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Drunk and incapable

I'd always wondered what the "incapable" meant in the phrase. Incapable of what exactly? Creating children's novelty balloons, reciting pi to twenty decimal places or perhaps listing FA Cup winners since 1924?

Turns out the guidance to a police officer is as follows, a drunk and incapable person is someone who has consumed alcohol to the point that any of the following applies: they cannot walk or stand unaided. they are unaware of their own actions. they are unable to fully understand what is said to them. Well we've all been there!


The reason I clarify this in my own mind is due to an anecdote that I picked up recently. I'm currently researching a new audio tour based in the southern most part of the City of London. The area is multi layered as far as it's history goes, but I thought it would be interesting to focus on the early medieval period right up to the advent of the Tudors. As with every project you end up with way more information than you can use, some because it doesn't fit into the era you're describing. The following is just such, but I thought it worth retelling if only for the loveable rouge aspect.

The street that this story happened in is today known as College Street, formerly called Paternoster Lane after the church that once stood in it.



According to 16th century historian John Stow it was nicknamed, “The Great Elbow, because of it’s bending”. The Great Fire decimated everything either side of the lane and as is well documented it was thought at the time that the City of London should be built anew. Christopher Wren started to draw up plans for a modern city to spring from the ashes, full of grand avenues and squares, but he hadn’t reckoned for the lowly inhabitants of the City.

As he was burning the midnight oil creating grand vistas, terraces and squares the vast majority of Londoners, a group of people suspicious of power and the establishment were, even as the embers of the charred buildings were still a glow, starting to clear the debris and rebuild their dwellings, workshops and places of business on exactly the same alignment as before the fire.



Before the authorities could react, areas like The Great Elbow had been rebuilt and had a healthy local population.So in 1694 some twenty odd years after the fire it was a very busy thoroughfare. One resident was a washerwoman, Anne Gill.

It was attested that Anne was a hard and conscientious worker and the quality of her laundry was venerated. However, to supplement this income, Anne was in the habit of entertaining the occasional gentleman. One night in early October, Anne was in a local tavern enjoying rather more Gin than was good for her and fell into conversation with Peter Stringer, who was also a little more than inebriated. It’s not noted what Stringer did for a living but it appears he had about him forty shillings, about £250 in todays money and in a bad error of judgement boasted of the fact to Anne. He also insisted that he bought drinks for all assembled in the Tavern and made it clear to anyone who would listen that he was a man of substance.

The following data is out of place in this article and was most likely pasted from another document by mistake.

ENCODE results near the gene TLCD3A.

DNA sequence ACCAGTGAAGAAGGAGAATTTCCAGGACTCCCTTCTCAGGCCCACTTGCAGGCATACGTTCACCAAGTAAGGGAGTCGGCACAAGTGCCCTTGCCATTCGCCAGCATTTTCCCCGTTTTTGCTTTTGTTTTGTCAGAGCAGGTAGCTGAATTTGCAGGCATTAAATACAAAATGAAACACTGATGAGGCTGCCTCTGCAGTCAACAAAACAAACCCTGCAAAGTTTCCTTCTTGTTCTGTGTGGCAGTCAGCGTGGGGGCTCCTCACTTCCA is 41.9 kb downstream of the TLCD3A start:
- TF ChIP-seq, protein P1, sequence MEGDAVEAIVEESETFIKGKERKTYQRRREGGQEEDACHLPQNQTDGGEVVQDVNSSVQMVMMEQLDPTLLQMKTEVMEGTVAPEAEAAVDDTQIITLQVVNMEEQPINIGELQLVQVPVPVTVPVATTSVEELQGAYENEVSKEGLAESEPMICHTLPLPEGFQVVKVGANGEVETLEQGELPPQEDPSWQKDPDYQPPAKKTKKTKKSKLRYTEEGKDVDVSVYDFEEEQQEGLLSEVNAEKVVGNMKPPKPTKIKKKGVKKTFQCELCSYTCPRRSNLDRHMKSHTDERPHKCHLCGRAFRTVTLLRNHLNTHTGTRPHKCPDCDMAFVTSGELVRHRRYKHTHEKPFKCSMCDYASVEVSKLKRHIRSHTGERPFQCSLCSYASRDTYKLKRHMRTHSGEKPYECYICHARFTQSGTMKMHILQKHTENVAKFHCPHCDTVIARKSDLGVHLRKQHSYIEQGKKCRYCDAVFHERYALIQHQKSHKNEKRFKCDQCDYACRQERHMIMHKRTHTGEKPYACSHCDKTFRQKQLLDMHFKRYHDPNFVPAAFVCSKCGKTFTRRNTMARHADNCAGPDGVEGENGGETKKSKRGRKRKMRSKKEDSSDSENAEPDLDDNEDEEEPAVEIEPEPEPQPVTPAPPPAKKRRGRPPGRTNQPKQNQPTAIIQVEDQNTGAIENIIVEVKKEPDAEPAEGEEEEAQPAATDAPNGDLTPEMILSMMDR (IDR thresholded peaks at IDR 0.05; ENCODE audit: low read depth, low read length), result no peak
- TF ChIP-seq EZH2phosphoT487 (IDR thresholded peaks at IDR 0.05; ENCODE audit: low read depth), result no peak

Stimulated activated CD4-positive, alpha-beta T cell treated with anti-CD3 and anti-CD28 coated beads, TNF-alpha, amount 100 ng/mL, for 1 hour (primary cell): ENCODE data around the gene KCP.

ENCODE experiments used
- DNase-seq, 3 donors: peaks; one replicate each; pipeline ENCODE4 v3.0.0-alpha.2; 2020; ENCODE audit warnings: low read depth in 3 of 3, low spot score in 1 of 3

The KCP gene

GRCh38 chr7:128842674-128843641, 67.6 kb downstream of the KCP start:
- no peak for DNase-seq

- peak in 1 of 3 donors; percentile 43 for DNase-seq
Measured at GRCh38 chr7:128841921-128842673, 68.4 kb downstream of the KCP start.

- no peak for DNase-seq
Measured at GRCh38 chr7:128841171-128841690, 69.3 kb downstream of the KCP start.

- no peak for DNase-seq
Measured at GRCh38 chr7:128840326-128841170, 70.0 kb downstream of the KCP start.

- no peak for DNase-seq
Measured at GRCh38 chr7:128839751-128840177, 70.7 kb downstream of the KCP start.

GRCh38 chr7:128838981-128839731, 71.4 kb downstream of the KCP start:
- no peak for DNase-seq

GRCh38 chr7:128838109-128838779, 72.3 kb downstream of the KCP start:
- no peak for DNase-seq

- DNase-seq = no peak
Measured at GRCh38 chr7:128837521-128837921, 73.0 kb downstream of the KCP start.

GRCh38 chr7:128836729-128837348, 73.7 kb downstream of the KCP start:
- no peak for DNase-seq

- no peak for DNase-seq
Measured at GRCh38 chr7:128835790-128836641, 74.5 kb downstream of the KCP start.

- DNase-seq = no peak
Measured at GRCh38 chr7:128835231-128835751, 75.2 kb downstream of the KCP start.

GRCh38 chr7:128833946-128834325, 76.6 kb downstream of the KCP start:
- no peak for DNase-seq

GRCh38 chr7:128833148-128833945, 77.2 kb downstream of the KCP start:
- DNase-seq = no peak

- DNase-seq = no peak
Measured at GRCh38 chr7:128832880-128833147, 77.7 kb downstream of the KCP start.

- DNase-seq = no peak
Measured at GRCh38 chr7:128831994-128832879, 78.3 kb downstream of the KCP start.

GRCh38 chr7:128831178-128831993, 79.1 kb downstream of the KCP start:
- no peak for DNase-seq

The couple decided to leave the tavern, but Stringer was so drunk that he couldn’t walk and so a coach had to be summoned to carry the couple back to Anne’s rooms no more than a minutes walk from the tavern, Stringer obviously footing the bill. It was noted that the appearance of a carriage in the Elbow was something of a curiosity, many customers coming out of the tavern to witness the event.

Once safely home Anne offered more drink, but Stringer was at the stage where he just needed a bed, which he managed to crawl into but not before removing his breeches and laying them under the pillow. In Stringer’s own words, “She made so bold as to come to me during the night and after, I did spy her remove my breeches from beneath the pillow.”

Waking the next morning I would imagine with a rather sore head, Stringer found that his breeches had been replaced, but all of his money had gone and two gold rings had been removed from his fingers. Confronting Anne, she replied “What is freer than a Gift? Did not you give me the Rings to lye with me?”.

Stringer jumps out of bed, struggles into his breeches, leaves and soon returns with the watchman who takes the couple before a local magistrate. Hearing the arguments from both sides the magistrate commits Anne for trial at the Old Bailey. At a time when stealing half a loaf of bread could lead you to the gallows, the outcome for Anne could have been bleak, however she had a powerful force on her side, that of the inhabitants of The Great Elbow.


Witness after witness attested to her diligence as a laundry maid and also to her good character and morals. They swore that Stringer was in no fit state to accurately remember what had happened during the evening. The clientele and staff of the tavern swore on oath that Stringer had been spending his money with no regard during the evening and the profligacy of hiring a carriage for the short journey to Anne's home was alluded to on more than one occasion.



No money was found upon Anne or in her rooms and taking all the character references on board the judge told Stringer that he was “cracked brained, your inebriation does make you an unreliable witness” and discharged Anne to return home, with I should imagine a nice little nest egg tucked away somewhere.

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